More Border Patrol Gadgets – ‘R-Bat’ unmanned helicopter

Northrop Grumman and Yamaha Motor Corporation, USA, are teaming up to develop a small, unmanned autonomous helicopter system. The Rotary-Bat (R-Bat) is aimed at a range of applications in both urban and rural areas, including search and rescue, power line inspection, border patrol and forest fire observation.

Although Yamaha might be better known for outboard motors and ground-based transportation of the two-wheeled variety, it has been producing remotely-piloted unmanned helicopters for over 25 years. Its RMAX unmanned helicopters have been dusting Japanese crops for over 20 years and have recently been studied for potential use in US agriculture.

It is Yamaha’s RMAX platform that the R-Bat helicopter will be based upon, while Northrop Grumman will supply the aircraft’s autonomous control systems and sensors. Its name signals that it will join the ranks of Northrop Grumman’s existing line of Bat unmanned aircraft systems (UAS) that are used for tactical intelligence, surveillance and reconnaissance applications.

Neither company has released technical details of the R-Bat, but being based on the RMAX it should follow that vehicle’s measurements of 2,750 mm (9 ft) long (3,630 mm (11.9 ft) with the rotor), 730 mm (2.4 ft) wide and 1,080 mm (3.5 ft) high.

A test flight of the R-Bat unmanned helicopter system can be seen in the following video. Source: Northrop Grumman

Australia to buy US drones for border patrol

Triton drone surveillance fleet to be based at Edinburgh air force base in Adelaide (ABC News)

Triton drone surveillance fleet to be based at Edinburgh air force base in Adelaide (ABC News)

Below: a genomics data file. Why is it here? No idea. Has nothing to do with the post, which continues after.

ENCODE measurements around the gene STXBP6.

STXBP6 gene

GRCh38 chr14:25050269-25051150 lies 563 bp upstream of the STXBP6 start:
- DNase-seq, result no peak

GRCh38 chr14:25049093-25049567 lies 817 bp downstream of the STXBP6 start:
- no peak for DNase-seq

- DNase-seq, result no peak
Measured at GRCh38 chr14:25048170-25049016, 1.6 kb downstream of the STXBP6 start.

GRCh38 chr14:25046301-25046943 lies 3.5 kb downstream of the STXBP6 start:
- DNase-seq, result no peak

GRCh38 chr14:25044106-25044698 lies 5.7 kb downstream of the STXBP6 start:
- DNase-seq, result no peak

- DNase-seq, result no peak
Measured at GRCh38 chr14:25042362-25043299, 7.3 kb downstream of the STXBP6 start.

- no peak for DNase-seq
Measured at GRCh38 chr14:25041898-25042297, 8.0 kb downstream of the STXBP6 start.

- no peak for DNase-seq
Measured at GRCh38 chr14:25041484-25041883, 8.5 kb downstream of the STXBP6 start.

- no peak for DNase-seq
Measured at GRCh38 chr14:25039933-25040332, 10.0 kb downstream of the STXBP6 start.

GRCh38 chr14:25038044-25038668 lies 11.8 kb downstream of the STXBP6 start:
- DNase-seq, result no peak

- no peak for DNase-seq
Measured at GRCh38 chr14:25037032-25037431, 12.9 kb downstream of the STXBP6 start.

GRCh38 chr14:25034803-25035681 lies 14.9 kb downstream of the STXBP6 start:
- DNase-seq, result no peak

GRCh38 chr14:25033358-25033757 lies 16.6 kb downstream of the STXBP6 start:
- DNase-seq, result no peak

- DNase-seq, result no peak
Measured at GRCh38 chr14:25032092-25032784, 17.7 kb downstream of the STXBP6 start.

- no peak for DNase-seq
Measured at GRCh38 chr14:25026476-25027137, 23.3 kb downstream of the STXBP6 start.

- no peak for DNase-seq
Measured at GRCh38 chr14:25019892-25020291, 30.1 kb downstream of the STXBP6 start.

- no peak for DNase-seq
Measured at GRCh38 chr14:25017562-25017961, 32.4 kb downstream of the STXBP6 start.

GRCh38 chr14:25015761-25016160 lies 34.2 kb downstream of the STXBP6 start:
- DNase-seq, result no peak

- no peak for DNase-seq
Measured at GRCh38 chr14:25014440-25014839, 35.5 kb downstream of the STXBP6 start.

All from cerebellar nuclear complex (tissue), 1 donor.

Australia today announced it will buy unmanned surveillance drones from the US to protect its borders and commercial interests.

The fleet, to be based in Adelaide, would provide the defence force “with unprecedented maritime surveillance capabilities”, PM Tony Abbott said. The drones would also be used to protect energy resources, he added. The drones, which are still being tested by the US navy, can remain airborne for up to 33 hours. The number of drones to be purchased is yet to be determined.

“We do need to have a strong defence – national security is as important as economic security when it comes to the good government of our country,” Abbott said. “Given that Australia has responsibility for something like 11% of the world’s oceans, it’s very important that we’ve got a very effective maritime surveillance capability.” The MQ-4C Triton drones, which are unmanned aerial vehicles used for surveillance, can cruise at altitudes up to 55,000 feet. The vehicle’s size is comparable to a small aircraft with a wingspan of 40 metres (131 feet).

In Australia, the drones are to be stationed at Adelaide’s air force base. Abbott said the purchase plan would boost South Australia’s economy with about A$100m ($90m, £54m) in investments. The announcement comes as Australia steps up its maritime border patrols to deter asylum seekers arriving by boat from neighboring Indonesia. Source: The Nation